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Dupée & Monroe Gets Felony DWI Charges Dismissed for Client

Police officer holding a pen and doing a field sobriety test on a motorist.

New York criminal defense law firm Dupée & Monroe recently secured a striking victory for one of our clients, who was charged with felony Driving While Intoxicated (DWI). If convicted, our client might have faced years in prison. In prosecuting the case, the government disregarded our client’s legal rights. Defense lawyer and founding partner James E. Monroe sought to protect our client’s right to a speedy and fair trial. Dupée & Monroe is proud to announce that, upon our motion, the criminal court agreed to dismiss the charges. Continue reading to learn about the case and how we secured a victory for our client. If you’ve been arrested for DWI or DWAI, or if you face other criminal charges in New York, call our diligent and successful New York DWI/DWAI attorney for advice and representation.

Dupée & Monroe Convinces Prosecution & Court to Drop Case on Speedy Trial Grounds

Our client was arrested for felony DWI. The charges were filed on June 5, 2021. On June 8, 2022, over a year later, we filed our motion to dismiss based on a violation of our client’s right to a speedy trial. During that year, the government failed to file a Certificate of Readiness for Trial, or even present the felony complaint to a Grand Jury. The prosecution’s failure to act within a reasonable period of time left our client sitting in limbo, waiting to defend himself at a trial that would seemingly never come.

New York law requires state prosecutors to move forward with a criminal proceeding within a reasonable time. Specifically, CPL § 30.30(a) requires the prosecution to be ready for trial within “six months of the commencement of a criminal action” involving at least one felony charge. Per section 30.30, the court must grant a motion to dismiss when the people have failed to certify their readiness for trial within the relevant period and without an appropriate justification. Here, no justification could save their unreasonable delay.

Our motion accounted for time excluded from the speedy trial calculation. Section 30.30 excludes reasonable delays caused by events that legally justify the government’s inaction, such as the unavailability of the defendant, consideration of pretrial motions, consent of the defendant to delay, and other situations. Based on proper adjournments and other events, we allowed for two months in 2021 and one month in 2022 which should not have counted toward the government’s speedy trial obligation. Even with these concessions, the government still failed to prepare itself for trial for more than nine months.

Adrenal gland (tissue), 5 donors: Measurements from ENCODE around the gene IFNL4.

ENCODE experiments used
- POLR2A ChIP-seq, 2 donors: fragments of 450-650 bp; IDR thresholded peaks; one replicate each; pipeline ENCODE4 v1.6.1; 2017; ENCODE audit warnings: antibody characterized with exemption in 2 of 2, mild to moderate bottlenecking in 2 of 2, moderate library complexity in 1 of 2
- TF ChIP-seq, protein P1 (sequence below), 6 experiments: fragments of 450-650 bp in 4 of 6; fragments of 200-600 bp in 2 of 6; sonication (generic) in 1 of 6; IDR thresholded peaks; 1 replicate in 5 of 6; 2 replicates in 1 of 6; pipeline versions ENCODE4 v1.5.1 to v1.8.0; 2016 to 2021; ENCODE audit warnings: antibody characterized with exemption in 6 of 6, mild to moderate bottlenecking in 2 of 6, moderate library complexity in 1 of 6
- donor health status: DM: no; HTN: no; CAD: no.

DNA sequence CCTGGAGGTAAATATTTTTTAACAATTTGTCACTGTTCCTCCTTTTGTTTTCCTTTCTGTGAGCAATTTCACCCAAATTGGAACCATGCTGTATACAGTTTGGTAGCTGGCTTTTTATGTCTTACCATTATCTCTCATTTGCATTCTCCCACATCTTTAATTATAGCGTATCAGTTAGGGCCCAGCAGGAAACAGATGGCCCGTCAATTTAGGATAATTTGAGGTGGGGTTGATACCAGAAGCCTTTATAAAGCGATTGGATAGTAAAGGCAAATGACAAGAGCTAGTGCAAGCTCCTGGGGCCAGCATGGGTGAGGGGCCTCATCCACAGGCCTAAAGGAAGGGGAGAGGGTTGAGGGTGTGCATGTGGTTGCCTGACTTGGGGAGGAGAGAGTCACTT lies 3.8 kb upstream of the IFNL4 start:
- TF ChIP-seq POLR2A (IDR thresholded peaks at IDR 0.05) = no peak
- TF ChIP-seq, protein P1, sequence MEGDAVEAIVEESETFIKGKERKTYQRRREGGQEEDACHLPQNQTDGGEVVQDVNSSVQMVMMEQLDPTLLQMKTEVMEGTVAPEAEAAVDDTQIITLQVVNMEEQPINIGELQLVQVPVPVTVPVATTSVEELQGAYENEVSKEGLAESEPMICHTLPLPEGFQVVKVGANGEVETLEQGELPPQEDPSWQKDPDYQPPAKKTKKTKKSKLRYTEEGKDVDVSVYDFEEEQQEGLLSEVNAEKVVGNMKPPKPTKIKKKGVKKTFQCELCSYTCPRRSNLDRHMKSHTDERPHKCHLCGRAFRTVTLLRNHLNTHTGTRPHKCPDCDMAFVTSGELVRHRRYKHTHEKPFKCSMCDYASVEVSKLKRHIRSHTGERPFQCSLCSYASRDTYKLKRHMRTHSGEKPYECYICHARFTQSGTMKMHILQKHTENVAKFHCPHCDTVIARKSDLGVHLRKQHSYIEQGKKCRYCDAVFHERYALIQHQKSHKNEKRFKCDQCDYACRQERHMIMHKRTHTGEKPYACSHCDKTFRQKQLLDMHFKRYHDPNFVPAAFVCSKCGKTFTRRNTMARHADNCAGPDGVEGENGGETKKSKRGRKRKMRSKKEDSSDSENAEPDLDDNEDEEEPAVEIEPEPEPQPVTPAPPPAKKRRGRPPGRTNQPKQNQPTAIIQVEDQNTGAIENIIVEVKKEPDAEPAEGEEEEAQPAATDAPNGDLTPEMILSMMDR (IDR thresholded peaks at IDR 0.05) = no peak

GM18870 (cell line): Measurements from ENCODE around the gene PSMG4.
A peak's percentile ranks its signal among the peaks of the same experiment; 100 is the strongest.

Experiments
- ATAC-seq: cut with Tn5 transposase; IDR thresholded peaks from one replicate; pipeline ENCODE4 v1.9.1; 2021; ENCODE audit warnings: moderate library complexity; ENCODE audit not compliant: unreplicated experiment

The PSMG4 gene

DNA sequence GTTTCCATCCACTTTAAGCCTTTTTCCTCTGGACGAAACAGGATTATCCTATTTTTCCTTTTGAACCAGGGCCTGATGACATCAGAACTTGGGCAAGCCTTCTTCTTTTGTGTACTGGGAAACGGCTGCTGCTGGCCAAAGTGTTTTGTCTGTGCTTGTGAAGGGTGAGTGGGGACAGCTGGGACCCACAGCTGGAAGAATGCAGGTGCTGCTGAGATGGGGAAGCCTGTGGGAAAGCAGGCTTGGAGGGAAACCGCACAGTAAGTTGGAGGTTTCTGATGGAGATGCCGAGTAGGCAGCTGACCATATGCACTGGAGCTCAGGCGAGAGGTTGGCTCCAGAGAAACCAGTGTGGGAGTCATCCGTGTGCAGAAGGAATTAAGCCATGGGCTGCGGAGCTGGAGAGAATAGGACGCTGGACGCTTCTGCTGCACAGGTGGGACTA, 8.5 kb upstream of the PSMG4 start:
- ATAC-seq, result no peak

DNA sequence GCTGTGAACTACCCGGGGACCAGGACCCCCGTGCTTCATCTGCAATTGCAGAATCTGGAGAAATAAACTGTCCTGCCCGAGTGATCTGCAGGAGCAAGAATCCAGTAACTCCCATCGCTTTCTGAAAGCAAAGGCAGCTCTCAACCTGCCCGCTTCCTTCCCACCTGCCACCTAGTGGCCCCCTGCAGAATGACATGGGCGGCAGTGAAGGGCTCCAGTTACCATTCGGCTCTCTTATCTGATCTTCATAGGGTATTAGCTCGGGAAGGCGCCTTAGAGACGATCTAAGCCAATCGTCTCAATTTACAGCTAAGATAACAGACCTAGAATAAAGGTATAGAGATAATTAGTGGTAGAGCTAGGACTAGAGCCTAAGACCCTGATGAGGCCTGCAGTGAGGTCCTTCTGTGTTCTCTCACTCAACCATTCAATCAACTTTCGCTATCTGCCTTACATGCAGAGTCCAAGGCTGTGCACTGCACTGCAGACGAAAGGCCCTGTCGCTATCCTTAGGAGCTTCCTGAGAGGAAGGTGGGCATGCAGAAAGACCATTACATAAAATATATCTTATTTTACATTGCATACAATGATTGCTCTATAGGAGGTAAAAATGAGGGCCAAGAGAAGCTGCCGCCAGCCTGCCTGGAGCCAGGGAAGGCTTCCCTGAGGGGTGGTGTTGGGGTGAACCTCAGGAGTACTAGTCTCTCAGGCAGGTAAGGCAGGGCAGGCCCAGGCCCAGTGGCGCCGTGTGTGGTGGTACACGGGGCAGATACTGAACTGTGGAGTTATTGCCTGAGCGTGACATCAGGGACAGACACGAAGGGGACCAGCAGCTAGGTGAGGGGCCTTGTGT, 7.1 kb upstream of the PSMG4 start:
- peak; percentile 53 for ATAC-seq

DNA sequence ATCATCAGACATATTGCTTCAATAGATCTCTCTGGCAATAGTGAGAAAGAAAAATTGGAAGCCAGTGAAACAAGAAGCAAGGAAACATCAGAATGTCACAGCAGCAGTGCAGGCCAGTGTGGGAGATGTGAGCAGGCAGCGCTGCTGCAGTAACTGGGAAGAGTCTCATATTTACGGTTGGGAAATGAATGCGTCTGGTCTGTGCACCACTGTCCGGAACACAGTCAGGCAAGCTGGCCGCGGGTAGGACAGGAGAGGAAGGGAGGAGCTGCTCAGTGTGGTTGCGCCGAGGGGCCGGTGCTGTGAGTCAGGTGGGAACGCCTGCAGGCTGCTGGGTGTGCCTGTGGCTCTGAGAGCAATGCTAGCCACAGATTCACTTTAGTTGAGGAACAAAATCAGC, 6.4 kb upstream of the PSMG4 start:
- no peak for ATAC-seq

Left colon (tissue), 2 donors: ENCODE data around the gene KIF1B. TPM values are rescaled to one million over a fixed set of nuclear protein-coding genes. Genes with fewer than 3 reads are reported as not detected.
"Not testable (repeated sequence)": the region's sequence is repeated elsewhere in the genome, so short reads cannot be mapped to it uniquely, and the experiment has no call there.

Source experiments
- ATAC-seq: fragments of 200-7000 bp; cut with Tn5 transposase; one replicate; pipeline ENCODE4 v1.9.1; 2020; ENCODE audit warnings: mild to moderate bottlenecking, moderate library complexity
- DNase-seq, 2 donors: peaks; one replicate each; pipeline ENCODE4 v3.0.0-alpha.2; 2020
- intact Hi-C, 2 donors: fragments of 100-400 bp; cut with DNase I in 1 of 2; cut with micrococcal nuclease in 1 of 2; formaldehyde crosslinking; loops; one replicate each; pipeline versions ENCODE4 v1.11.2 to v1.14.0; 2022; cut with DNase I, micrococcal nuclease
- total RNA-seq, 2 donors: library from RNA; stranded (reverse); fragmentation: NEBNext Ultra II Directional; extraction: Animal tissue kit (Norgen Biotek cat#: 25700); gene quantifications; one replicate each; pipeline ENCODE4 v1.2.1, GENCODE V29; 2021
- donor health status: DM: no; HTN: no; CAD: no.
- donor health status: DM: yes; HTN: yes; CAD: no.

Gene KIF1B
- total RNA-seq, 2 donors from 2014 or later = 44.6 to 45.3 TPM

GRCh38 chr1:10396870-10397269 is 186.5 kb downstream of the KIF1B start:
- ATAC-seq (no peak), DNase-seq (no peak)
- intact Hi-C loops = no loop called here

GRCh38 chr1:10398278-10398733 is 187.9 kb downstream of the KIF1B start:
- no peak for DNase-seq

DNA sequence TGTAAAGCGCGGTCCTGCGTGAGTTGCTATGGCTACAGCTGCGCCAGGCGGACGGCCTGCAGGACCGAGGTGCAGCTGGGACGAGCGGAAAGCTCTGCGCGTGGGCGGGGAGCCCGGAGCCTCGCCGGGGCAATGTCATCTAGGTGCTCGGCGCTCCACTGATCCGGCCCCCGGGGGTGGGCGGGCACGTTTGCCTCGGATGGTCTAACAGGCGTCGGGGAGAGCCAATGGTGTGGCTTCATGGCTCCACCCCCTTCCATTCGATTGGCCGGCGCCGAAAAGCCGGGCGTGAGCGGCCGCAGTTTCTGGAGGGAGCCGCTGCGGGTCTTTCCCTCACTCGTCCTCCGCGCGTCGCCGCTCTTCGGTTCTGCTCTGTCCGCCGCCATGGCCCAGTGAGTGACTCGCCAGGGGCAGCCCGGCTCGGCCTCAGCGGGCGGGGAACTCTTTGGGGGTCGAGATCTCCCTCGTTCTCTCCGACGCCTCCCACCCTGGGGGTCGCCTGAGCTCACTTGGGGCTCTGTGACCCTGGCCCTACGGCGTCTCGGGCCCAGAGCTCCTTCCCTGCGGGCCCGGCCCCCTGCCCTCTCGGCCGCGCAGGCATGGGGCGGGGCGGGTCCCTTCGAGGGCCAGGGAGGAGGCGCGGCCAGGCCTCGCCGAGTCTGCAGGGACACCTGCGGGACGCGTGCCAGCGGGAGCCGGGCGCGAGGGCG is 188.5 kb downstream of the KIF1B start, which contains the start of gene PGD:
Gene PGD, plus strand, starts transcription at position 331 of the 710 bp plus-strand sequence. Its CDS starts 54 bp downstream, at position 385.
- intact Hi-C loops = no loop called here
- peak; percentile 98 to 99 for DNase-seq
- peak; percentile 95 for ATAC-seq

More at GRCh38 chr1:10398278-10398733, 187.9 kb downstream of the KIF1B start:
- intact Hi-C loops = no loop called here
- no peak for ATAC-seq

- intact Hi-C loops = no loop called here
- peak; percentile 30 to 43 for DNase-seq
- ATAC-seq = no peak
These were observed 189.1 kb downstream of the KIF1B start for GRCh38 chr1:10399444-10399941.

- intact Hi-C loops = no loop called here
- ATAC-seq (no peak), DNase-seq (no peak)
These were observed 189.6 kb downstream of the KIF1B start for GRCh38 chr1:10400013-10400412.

The government opposed our motion, arguing that the clock should not have even started until after the defendant’s Pringle hearing–a hearing at which a DWI defendant contests their license suspension or revocation. The government’s opposition calculated they still had six days to present the felony charges to a Grand Jury.

Shortly thereafter, the prosecutors revisited their arguments and calculations internally, coming to the conclusion that they had, in fact, failed to adhere to their statutory duties. Realizing that they failed to bring charges within the time mandated by law and that pressing the case would constitute a violation of our client’s rights, the prosecution withdrew its opposition.

Ultimately, the court granted our motion and dismissed the felony DWI charges. We could not be more thrilled for our client. Our society depends on the protection of individual rights, especially the rights of the accused. When the government disregards those rights, it should be held accountable. In this matter, justice was truly served.

If you are facing DWI or other criminal charges in or around the Hudson Valley, including Ulster, Orange, or Goshen, contact the zealous criminal defense lawyers at Dupée & Monroe, P.C. for a consultation on your case.

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